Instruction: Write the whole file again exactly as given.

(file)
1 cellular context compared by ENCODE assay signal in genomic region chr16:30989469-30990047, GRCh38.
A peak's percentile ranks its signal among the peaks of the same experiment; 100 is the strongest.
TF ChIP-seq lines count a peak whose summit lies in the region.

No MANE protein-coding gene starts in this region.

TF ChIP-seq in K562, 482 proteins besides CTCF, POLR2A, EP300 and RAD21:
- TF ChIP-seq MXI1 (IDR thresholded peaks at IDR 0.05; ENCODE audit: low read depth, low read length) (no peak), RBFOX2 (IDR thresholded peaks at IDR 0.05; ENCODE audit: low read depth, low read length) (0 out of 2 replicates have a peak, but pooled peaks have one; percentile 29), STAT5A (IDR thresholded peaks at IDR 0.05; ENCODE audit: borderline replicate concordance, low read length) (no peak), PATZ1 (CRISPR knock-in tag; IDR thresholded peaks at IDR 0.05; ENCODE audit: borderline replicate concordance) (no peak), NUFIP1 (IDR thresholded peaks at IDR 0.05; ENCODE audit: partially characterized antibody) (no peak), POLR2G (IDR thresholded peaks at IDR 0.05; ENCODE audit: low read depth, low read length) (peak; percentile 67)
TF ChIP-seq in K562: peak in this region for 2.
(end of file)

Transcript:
1 cellular context compared by ENCODE assay signal in genomic region chr16:30989469-30990047, GRCh38.
A peak's percentile ranks its signal among the peaks of the same experiment; 100 is the strongest.
TF ChIP-seq lines count a peak whose summit lies in the region.

No MANE protein-coding gene starts in this region.

TF ChIP-seq in K562, 482 proteins besides CTCF, POLR2A, EP300 and RAD21:
- TF ChIP-seq MXI1 (IDR thresholded peaks at IDR 0.05; ENCODE audit: low read depth, low read length) (no peak), RBFOX2 (IDR thresholded peaks at IDR 0.05; ENCODE audit: low read depth, low read length) (0 out of 2 replicates have a peak, but pooled peaks have one; percentile 29), STAT5A (IDR thresholded peaks at IDR 0.05; ENCODE audit: borderline replicate concordance, low read length) (no peak), PATZ1 (CRISPR knock-in tag; IDR thresholded peaks at IDR 0.05; ENCODE audit: borderline replicate concordance) (no peak), NUFIP1 (IDR thresholded peaks at IDR 0.05; ENCODE audit: partially characterized antibody) (no peak), POLR2G (IDR thresholded peaks at IDR 0.05; ENCODE audit: low read depth, low read length) (peak; percentile 67)
TF ChIP-seq in K562: peak in this region for 2.